There is a famous quote that states, “Once you have tasted flight, you will forever walk the earth with your eyes turned skyward, for there you have been, and there you will always long to return.” It appears that several organizations still have their “eyes turned skyward.” The space shuttle era may have come to a close a little over three years ago, but the spaceplane era is still very much underway.
The European Space Agency (ESA) announced this week that its Intermediate eXperimental Vehicle (IXV) is in its final testing phase in anticipation of its rocket-powered November flight. The flight is meant to investigate the conditions the vehicle will encounter during atmospheric reentry, and to test critical systems needed to return Europe’s future automated reentry vehicles. In addition, several U.S. spaceplanes—including Dream Chaser and the X-37B—have passed milestones in development and in flight.
The IXV spaceplane will be lofted aboard a Vega rocket from a launch site at the Guiana Space Centre in French Guiana. Previous Vega launches have taken payloads into a polar orbit, but according to the ESA this launch will see Vega head east as it takes the IXV on a suborbital trajectory. Outfitted with hundreds of sensors and an infrared camera, the spacecraft will reenter over the Pacific Ocean and will be recovered by a ship.
At present time, the IXV is being tested to check that it will withstand launch and separation, which is especially demanding on a spacecraft. At a size of approximately 1,800 kilograms (4,000 pounds), the vehicle is nearly at the weight limit for the Vega launch vehicle and has been described as a “tight fit” for the launcher’s fairing.
This test mission is essential in that it will test technologies in a manner that cannot be replicated on Earth. Jose Longo, ESA’s head of aerothermodynamics, underscored that sentiment:
“The technical advancements that have been made since the first experiments with our Atmospheric Reentry Demonstrator in 1996 are huge. This is the first flight demonstration of features such as highly advanced thermal structures: thrusters and flaps that are part of the control system, and the 300 sensors and infrared camera to map the heating all along the spacecraft from the nose to the flaps. These things just cannot be tested in the same way in laboratories,” Longo related.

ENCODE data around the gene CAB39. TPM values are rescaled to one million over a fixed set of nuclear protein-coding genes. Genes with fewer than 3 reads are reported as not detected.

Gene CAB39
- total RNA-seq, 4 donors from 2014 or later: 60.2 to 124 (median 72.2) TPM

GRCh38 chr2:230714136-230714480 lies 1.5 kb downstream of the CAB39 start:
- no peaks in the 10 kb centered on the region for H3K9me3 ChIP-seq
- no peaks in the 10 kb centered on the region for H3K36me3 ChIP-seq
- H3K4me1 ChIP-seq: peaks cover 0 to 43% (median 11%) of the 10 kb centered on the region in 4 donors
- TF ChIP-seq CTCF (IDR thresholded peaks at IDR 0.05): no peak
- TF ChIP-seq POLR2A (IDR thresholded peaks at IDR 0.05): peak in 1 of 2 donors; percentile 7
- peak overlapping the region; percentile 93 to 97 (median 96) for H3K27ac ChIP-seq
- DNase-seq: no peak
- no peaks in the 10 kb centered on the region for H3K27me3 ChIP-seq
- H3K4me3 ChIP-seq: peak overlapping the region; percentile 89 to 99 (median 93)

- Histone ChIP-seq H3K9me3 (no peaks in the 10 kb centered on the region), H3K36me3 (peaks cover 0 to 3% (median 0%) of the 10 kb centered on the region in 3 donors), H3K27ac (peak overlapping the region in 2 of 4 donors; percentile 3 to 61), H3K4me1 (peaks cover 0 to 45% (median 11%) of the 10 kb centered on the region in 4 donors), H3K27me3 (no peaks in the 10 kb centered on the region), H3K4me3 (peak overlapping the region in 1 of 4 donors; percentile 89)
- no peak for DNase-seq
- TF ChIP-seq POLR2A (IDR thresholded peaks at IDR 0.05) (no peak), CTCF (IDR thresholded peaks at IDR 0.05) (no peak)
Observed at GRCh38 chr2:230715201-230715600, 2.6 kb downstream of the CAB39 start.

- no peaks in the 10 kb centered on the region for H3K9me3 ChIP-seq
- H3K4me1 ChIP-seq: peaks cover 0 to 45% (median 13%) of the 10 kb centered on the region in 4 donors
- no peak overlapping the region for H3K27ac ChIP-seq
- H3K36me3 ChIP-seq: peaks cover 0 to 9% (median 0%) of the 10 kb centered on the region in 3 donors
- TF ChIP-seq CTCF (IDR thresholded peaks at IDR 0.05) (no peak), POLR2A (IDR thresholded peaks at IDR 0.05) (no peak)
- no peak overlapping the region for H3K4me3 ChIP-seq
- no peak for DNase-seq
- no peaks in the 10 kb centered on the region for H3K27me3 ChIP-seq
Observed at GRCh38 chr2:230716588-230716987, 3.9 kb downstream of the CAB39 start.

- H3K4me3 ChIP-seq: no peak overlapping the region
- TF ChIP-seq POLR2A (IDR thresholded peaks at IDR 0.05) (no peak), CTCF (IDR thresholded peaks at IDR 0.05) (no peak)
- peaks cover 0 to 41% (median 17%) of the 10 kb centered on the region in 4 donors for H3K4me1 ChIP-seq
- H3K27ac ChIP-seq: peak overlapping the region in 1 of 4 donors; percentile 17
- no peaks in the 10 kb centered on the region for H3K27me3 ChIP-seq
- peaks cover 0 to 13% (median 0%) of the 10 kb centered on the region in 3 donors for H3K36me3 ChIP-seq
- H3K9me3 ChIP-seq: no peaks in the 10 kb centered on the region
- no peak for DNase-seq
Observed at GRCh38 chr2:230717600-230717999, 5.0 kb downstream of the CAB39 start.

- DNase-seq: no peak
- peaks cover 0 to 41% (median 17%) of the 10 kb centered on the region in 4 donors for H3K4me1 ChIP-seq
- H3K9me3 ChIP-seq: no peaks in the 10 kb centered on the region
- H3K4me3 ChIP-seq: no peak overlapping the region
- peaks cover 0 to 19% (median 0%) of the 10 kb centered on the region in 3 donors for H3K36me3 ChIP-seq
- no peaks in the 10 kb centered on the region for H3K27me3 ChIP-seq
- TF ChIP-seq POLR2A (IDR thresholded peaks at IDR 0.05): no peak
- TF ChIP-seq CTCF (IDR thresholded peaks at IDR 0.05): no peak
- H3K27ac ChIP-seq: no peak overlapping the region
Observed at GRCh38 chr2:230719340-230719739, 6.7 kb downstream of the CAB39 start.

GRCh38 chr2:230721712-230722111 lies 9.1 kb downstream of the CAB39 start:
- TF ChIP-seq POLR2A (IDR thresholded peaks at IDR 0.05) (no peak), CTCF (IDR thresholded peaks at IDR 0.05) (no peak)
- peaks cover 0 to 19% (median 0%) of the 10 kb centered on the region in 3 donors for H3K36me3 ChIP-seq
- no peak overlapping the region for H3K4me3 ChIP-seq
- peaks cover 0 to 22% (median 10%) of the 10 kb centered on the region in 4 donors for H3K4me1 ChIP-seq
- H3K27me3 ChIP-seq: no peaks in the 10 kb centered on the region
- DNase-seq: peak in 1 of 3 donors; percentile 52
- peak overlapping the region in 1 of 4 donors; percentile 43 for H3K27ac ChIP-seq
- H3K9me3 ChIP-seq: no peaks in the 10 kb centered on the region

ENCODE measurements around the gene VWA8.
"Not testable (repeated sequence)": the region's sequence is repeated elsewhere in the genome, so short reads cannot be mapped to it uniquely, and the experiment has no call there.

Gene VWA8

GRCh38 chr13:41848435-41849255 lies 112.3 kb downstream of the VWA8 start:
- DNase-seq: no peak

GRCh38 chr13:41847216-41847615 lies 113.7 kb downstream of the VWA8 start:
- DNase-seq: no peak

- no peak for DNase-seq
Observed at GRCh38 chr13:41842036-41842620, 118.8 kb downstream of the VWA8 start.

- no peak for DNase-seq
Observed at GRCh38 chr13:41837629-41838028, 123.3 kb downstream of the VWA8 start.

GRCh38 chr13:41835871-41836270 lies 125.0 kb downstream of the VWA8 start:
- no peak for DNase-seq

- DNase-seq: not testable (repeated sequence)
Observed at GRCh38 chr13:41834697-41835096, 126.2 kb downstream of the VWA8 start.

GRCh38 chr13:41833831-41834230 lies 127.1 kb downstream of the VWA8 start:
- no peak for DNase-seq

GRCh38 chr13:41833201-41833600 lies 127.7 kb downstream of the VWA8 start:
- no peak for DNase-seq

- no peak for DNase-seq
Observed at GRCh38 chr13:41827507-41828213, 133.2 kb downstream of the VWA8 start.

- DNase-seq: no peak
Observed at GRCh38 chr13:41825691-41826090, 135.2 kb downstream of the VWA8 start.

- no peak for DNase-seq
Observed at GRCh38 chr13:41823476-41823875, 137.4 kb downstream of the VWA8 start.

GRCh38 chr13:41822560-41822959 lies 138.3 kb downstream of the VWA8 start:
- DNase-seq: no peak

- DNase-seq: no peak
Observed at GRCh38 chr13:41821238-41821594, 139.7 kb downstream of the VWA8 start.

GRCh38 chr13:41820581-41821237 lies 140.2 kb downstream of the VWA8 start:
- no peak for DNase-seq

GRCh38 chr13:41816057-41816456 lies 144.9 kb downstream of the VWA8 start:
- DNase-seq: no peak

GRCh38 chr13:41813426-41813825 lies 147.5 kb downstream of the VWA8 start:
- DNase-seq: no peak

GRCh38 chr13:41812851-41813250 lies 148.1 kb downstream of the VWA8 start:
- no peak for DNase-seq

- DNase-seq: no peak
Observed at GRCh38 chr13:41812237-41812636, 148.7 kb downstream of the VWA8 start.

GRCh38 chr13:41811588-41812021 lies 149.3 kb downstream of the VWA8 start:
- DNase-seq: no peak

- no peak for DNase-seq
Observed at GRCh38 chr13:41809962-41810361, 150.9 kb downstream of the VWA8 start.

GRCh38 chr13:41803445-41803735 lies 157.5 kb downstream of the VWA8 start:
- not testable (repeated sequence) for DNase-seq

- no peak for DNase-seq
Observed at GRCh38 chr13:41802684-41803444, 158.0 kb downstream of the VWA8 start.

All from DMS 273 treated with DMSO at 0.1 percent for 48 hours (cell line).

The IXV hearkens back to a canceled spaceplane CNES (France’s space agency) and the ESA were developing throughout the 1980s and early 1990s. Hermes, described as Europe’s answer to the U.S. space shuttle, was intended to be launched on an Ariane rocket into low-Earth orbit with the objective of rendezvousing with space stations and deploying payloads. However, as costs skyrocketed and the size of the plane grew, the project never saw the light of day. A short history of Hermes is detailed in a previous AmericaSpace article by this author.
The IXV announcement comes days after the Sierra Nevada Corporation (SNC) stated their spaceplane, Dream Chaser, had passed a NASA Commercial Crew milestone. On July 8, SNC announced it had “completed a major Main Propulsion System (MPS) and Reaction Control System (RCS) risk reduction milestone for the Dream Chaser Space System, maturing the design of each system close to Critical Design Review (CDR).” SNC is one of three private companies currently developing spacecraft to shuttle crews into low-Earth orbit (the other two are Boeing and SpaceX, which are respectively developing the CST-100 capsule and the Dragon spacecraft).
In military spaceplane news, the X-37B spacecraft, manufactured by Boeing and used by the United States Air Force, is coming up on nearly 600 days in space (at present time, it has clocked 585 days in orbit). This “secret” spaceplane launched from Cape Canaveral Air Force Station aboard an Atlas V launch vehicle on Dec. 11, 2012.
A previous AmericaSpace article written by Ben Evans during that time stated: “The X-37B’s deployable solar array enables it to ‘loiter’ in low-Earth orbit for far longer than the shuttle could ever achieve. With two missions behind it—the first of which lasted 224 days, the second 469—it remains to be seen how long OTV-3 will remain aloft.” An article published this week on Space.com detailed the U.S. military’s effort to develop a spaceplane that could launch payloads.
While the remaining space shuttles may now be museum pieces, efforts by the ESA, Sierra Nevada, and the U.S. military have shown that spaceplanes are not just things of the past. In November, eyes will again turn skyward as the IXV makes its test voyage.
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